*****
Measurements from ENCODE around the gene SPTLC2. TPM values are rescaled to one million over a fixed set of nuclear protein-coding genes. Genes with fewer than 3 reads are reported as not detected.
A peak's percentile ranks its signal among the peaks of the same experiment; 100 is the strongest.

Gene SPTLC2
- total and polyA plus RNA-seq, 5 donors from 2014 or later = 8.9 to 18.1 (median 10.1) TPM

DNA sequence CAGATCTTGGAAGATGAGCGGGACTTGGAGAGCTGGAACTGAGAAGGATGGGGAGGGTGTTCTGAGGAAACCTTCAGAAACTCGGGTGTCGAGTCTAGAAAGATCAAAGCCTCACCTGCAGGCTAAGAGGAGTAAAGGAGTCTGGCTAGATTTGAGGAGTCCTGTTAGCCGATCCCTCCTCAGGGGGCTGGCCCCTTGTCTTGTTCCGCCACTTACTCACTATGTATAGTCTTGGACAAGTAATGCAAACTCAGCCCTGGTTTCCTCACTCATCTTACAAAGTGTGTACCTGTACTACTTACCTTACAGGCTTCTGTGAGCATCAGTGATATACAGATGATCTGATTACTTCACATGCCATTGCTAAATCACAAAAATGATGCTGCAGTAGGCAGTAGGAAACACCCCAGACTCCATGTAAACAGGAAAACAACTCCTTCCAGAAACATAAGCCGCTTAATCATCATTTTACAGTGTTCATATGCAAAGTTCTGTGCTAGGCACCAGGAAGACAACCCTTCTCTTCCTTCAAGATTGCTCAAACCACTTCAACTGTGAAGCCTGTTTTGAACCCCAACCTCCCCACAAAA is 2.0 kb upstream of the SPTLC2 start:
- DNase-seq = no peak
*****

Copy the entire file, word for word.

Measurements from ENCODE around the gene SPTLC2. TPM values are rescaled to one million over a fixed set of nuclear protein-coding genes. Genes with fewer than 3 reads are reported as not detected.
A peak's percentile ranks its signal among the peaks of the same experiment; 100 is the strongest.

Gene SPTLC2
- total and polyA plus RNA-seq, 5 donors from 2014 or later = 8.9 to 18.1 (median 10.1) TPM

DNA sequence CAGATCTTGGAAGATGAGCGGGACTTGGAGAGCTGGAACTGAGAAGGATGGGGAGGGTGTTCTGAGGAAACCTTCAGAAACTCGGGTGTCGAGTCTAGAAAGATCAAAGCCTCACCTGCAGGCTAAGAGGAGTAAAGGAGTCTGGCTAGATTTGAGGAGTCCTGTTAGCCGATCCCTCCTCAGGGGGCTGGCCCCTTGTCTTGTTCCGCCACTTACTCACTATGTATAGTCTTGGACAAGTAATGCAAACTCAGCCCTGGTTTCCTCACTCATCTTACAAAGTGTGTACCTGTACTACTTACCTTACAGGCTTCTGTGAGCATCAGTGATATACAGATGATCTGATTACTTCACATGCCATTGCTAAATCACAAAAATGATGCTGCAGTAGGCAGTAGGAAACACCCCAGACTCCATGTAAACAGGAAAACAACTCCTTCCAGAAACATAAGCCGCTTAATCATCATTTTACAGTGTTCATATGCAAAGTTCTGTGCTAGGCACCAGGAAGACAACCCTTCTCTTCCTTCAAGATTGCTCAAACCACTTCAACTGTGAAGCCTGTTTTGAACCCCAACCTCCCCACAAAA is 2.0 kb upstream of the SPTLC2 start:
- DNase-seq = no peak